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Partnership and it's features?

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The inherent disadvantage of the sole proprietorship in financing and managing an expanding business paved the way for partnership as a viable option. Partnership serves as an answer to the needs of greater capital investment, varied skills and sharing of risks.The inherent disadvantage of the sole proprietorship in financing and managing an expanding business paved the way for partnership as a viable option. Partnership serves as an answer to the needs of greater capital investment, varied skills and sharing of risks.The Indian Partnership Act, 1932 defines partnership as “the relation between persons who have agreed to share the profit of the business carried on by all or any one of them acting for all.”The Indian Partnership Act, 1932 defines partnership as “the relation between persons who have agreed to share the profit of the business carried on by all or any one of them acting for all.”

Features:

Definitions given above point to the following major characteristics of the partnership form of business organisation.Definitions given above point to the following major characteristics of the partnership form of business organisation.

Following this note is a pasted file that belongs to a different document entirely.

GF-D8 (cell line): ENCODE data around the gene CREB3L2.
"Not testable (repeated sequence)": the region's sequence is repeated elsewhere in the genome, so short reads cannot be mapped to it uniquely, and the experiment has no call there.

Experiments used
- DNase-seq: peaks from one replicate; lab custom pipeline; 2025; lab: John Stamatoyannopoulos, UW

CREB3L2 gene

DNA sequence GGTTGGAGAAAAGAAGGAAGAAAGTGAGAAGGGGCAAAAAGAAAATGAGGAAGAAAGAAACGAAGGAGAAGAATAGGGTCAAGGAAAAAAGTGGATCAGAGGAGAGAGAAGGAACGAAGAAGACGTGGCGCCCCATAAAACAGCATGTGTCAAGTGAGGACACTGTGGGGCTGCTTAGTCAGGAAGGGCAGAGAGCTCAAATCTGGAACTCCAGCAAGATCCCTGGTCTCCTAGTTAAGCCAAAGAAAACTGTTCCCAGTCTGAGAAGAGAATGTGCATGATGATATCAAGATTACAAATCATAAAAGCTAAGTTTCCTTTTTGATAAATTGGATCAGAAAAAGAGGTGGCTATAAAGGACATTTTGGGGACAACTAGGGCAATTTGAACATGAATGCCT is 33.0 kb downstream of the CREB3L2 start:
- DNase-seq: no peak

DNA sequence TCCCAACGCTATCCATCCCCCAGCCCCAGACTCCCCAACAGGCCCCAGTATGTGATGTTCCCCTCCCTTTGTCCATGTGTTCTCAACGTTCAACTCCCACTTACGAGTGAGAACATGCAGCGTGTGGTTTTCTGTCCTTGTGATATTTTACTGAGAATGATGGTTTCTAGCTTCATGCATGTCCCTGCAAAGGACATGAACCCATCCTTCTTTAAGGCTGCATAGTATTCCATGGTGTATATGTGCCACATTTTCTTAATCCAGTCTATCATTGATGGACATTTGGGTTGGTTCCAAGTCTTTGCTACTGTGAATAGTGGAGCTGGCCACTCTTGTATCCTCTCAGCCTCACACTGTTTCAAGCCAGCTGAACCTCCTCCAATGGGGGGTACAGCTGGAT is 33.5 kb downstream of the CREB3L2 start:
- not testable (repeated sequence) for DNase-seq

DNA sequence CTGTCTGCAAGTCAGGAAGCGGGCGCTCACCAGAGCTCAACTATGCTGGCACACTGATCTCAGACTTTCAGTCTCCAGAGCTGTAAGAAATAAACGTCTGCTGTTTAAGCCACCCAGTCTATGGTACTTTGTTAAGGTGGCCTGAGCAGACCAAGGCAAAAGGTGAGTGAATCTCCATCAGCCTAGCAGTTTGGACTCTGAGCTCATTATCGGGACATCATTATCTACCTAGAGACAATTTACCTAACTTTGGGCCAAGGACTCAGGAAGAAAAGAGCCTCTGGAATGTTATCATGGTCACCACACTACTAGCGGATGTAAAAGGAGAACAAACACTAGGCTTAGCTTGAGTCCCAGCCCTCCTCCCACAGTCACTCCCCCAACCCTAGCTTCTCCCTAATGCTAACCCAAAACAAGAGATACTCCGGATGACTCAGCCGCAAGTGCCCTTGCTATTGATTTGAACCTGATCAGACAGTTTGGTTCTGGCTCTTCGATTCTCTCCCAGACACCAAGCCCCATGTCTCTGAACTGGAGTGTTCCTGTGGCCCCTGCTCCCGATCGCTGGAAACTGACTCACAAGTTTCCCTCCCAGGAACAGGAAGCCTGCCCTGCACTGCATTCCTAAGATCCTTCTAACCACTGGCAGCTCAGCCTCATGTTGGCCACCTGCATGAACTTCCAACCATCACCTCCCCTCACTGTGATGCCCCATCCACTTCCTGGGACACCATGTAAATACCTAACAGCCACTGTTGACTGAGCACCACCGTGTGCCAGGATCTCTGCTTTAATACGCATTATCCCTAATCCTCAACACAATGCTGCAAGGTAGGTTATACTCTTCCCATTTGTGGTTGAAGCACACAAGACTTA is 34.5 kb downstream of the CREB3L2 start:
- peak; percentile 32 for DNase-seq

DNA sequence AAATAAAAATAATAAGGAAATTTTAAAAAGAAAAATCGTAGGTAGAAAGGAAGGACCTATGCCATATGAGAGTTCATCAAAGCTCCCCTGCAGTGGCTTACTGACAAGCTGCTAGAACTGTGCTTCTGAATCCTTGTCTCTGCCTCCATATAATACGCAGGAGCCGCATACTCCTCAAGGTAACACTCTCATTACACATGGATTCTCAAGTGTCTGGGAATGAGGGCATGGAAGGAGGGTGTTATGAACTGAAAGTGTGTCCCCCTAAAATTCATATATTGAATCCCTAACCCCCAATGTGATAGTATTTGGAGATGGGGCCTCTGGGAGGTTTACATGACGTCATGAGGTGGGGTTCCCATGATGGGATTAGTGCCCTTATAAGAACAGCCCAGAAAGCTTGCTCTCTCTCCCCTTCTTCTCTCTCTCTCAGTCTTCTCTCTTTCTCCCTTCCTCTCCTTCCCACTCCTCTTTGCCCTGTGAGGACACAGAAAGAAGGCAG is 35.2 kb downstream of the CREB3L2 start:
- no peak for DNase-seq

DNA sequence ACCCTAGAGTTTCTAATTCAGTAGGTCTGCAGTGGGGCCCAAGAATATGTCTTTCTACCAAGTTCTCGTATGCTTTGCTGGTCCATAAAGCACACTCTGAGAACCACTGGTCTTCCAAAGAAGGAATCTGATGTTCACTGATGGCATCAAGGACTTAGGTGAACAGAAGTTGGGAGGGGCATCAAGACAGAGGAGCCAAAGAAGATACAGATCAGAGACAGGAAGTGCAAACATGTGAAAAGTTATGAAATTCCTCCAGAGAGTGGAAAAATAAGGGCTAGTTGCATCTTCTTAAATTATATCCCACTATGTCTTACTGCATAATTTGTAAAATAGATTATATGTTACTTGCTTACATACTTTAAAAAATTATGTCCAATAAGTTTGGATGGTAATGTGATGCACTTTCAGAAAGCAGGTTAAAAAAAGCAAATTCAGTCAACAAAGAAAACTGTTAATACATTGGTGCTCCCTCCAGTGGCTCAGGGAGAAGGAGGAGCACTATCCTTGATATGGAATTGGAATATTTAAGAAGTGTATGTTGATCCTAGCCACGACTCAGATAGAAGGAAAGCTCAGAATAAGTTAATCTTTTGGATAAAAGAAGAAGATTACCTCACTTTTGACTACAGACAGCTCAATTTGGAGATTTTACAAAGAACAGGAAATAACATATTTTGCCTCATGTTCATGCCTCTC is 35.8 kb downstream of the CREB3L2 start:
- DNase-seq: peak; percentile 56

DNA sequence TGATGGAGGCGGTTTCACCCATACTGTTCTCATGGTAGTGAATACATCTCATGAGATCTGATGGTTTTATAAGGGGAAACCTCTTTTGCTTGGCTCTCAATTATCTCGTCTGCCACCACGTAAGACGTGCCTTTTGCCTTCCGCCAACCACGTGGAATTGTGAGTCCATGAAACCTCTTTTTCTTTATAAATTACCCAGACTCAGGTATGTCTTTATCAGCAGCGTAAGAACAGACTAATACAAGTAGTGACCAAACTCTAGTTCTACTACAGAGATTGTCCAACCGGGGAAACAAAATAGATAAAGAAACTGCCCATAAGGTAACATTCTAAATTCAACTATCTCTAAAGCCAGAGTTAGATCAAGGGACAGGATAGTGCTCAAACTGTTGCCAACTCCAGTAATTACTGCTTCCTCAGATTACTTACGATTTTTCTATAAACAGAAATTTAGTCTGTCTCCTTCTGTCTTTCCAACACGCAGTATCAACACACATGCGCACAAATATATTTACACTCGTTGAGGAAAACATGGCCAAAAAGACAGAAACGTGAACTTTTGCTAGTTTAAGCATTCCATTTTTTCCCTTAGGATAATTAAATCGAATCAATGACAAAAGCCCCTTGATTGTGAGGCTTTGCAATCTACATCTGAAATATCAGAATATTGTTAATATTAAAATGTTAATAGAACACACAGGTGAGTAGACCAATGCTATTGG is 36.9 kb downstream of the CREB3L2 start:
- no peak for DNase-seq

(i) Formation:  The partnership form of business organisation is governed by the Indian Partnership Act, 1932. It comes into existence through a legal agreement wherein the terms and conditions governing the relationship among the partners, sharing of profits and losses and the manner of conducting the business are specified. It may be pointed out that the business must be lawful and run with the motive of profit. Thus, two people coming together for charitable purposes will not constitute a partnership. (ii) Liability:  The partners of a firm have unlimited liability. Personal assets may be used for repaying debts in case the business assets are insufficient. Further, the partners are jointly and individually liable for payment of debts.(i) Formation:  The partnership form of business organisation is governed by the Indian Partnership Act, 1932. It comes into existence through a legal agreement wherein the terms and conditions governing the relationship among the partners, sharing of profits and losses and the manner of conducting the business are specified. It may be pointed out that the business must be lawful and run with the motive of profit. Thus, two people coming together for charitable purposes will not constitute a partnership. (ii) Liability:  The partners of a firm have unlimited liability. Personal assets may be used for repaying debts in case the business assets are insufficient. Further, the partners are jointly and individually liable for payment of debts.Jointly, all the partners are responsible for the debts and they contribute in proportion to their share in business and as such are liable to that extent. Individually too, each partner can be held responsible repaying the debts of the business. However, such a partner can later recover from other partners an amount of money equivalent to the shares in liability defined as per the partnership agreement.Jointly, all the partners are responsible for the debts and they contribute in proportion to their share in business and as such are liable to that extent. Individually too, each partner can be held responsible repaying the debts of the business. However, such a partner can later recover from other partners an amount of money equivalent to the shares in liability defined as per the partnership agreement.(iii) Risk bearing:  The partners bear the risks involved in running a business as a team. The reward comes in the form of profits which are shared by the partners in an agreed ratio. However, they also share losses in the same ratio in the event of the firm incurring losses. (iv) Decision making and control: The partners share amongst themselves the responsibility of decision making and control of day to day activities. Decisions are generally taken with mutual consent. Thus, the activities of a partnership firm are managed through the joint efforts of all the partners. (v) Continuity:  Partnership is characterised by lack of continuity of business since the death, retirement, insolvency or insanity of any partner can bring an end to the business. However, the remaining partners may if they so desire continue the business on the basis of a new agreement. (vi) Membership:  The minimum number of members needed to start a partnership firm is two, while the maximum number, in case of banking industry is ten and in case of other businesses it is twenty. (vii) Mutual agency:  The definition of partnership highlights the fact that it is a business carried on by all or any one of the partners acting for all. In other words, every partner is both an agent and a principal. He is an agent of other partners as he represents them and thereby binds them through his acts.  He is a principal as he too can be bound by the acts of other partners.(iii) Risk bearing:  The partners bear the risks involved in running a business as a team. The reward comes in the form of profits which are shared by the partners in an agreed ratio. However, they also share losses in the same ratio in the event of the firm incurring losses. (iv) Decision making and control: The partners share amongst themselves the responsibility of decision making and control of day to day activities. Decisions are generally taken with mutual consent. Thus, the activities of a partnership firm are managed through the joint efforts of all the partners. (v) Continuity:  Partnership is characterised by lack of continuity of business since the death, retirement, insolvency or insanity of any partner can bring an end to the business. However, the remaining partners may if they so desire continue the business on the basis of a new agreement. (vi) Membership:  The minimum number of members needed to start a partnership firm is two, while the maximum number, in case of banking industry is ten and in case of other businesses it is twenty. (vii) Mutual agency:  The definition of partnership highlights the fact that it is a business carried on by all or any one of the partners acting for all. In other words, every partner is both an agent and a principal. He is an agent of other partners as he represents them and thereby binds them through his acts.  He is a principal as he too can be bound by the acts of other partners.